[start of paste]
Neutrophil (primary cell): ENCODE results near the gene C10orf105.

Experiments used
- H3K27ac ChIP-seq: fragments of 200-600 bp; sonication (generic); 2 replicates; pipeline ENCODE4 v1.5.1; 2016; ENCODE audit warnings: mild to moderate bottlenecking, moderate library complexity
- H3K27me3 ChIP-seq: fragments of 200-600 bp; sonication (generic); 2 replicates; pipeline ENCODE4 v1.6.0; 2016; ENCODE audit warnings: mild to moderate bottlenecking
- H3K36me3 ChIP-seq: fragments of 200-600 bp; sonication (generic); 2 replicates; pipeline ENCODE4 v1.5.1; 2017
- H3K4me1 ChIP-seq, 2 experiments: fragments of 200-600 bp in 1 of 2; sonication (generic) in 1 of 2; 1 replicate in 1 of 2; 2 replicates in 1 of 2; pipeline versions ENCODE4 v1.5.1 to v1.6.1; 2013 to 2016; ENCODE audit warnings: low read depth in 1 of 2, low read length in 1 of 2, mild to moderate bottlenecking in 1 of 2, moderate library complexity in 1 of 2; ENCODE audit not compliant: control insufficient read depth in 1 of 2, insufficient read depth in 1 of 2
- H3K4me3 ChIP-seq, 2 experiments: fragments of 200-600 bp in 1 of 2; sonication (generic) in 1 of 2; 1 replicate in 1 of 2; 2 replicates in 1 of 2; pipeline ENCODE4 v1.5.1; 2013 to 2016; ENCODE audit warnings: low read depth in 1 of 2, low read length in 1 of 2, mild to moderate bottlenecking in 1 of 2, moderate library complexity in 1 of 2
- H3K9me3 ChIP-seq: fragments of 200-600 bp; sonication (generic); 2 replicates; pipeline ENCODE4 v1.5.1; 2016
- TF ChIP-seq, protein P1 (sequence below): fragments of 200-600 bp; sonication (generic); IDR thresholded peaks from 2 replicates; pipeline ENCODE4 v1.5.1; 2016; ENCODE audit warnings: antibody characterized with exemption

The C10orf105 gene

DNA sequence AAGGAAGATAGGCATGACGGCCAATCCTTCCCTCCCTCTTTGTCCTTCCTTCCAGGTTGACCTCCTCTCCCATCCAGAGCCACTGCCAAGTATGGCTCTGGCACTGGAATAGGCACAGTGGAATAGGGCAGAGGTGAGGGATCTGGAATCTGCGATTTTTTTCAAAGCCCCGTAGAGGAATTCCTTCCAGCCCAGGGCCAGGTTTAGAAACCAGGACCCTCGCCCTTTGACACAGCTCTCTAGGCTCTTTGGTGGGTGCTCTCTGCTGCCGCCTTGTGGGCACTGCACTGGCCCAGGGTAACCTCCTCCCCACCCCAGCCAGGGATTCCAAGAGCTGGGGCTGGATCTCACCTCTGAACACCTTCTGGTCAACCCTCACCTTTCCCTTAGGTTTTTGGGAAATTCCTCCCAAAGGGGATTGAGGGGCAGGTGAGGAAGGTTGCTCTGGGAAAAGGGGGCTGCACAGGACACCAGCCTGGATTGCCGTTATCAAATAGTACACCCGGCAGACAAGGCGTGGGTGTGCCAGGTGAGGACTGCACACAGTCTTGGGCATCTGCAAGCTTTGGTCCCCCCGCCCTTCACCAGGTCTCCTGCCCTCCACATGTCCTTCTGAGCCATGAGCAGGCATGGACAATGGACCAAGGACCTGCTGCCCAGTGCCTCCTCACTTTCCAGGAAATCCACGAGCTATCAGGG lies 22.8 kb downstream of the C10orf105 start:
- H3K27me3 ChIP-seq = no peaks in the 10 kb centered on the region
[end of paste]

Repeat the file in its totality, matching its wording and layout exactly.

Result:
Neutrophil (primary cell): ENCODE results near the gene C10orf105.

Experiments used
- H3K27ac ChIP-seq: fragments of 200-600 bp; sonication (generic); 2 replicates; pipeline ENCODE4 v1.5.1; 2016; ENCODE audit warnings: mild to moderate bottlenecking, moderate library complexity
- H3K27me3 ChIP-seq: fragments of 200-600 bp; sonication (generic); 2 replicates; pipeline ENCODE4 v1.6.0; 2016; ENCODE audit warnings: mild to moderate bottlenecking
- H3K36me3 ChIP-seq: fragments of 200-600 bp; sonication (generic); 2 replicates; pipeline ENCODE4 v1.5.1; 2017
- H3K4me1 ChIP-seq, 2 experiments: fragments of 200-600 bp in 1 of 2; sonication (generic) in 1 of 2; 1 replicate in 1 of 2; 2 replicates in 1 of 2; pipeline versions ENCODE4 v1.5.1 to v1.6.1; 2013 to 2016; ENCODE audit warnings: low read depth in 1 of 2, low read length in 1 of 2, mild to moderate bottlenecking in 1 of 2, moderate library complexity in 1 of 2; ENCODE audit not compliant: control insufficient read depth in 1 of 2, insufficient read depth in 1 of 2
- H3K4me3 ChIP-seq, 2 experiments: fragments of 200-600 bp in 1 of 2; sonication (generic) in 1 of 2; 1 replicate in 1 of 2; 2 replicates in 1 of 2; pipeline ENCODE4 v1.5.1; 2013 to 2016; ENCODE audit warnings: low read depth in 1 of 2, low read length in 1 of 2, mild to moderate bottlenecking in 1 of 2, moderate library complexity in 1 of 2
- H3K9me3 ChIP-seq: fragments of 200-600 bp; sonication (generic); 2 replicates; pipeline ENCODE4 v1.5.1; 2016
- TF ChIP-seq, protein P1 (sequence below): fragments of 200-600 bp; sonication (generic); IDR thresholded peaks from 2 replicates; pipeline ENCODE4 v1.5.1; 2016; ENCODE audit warnings: antibody characterized with exemption

The C10orf105 gene

DNA sequence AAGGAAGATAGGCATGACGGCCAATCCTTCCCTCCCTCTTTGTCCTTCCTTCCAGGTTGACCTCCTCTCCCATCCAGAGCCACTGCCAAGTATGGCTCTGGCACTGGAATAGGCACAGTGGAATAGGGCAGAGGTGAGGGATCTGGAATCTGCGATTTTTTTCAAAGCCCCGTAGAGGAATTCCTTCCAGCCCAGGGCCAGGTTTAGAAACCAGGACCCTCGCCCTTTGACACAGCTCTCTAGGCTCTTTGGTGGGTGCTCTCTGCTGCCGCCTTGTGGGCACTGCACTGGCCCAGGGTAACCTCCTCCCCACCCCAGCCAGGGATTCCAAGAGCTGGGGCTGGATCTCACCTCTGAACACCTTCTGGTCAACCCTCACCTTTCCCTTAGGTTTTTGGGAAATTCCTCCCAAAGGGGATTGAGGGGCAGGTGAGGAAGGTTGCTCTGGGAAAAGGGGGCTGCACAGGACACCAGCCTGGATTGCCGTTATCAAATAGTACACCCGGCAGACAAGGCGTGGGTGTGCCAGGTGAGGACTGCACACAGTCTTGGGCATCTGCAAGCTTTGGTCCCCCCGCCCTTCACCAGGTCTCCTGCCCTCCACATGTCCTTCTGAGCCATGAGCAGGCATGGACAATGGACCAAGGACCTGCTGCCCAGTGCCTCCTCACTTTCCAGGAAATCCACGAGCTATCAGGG lies 22.8 kb downstream of the C10orf105 start:
- H3K27me3 ChIP-seq = no peaks in the 10 kb centered on the region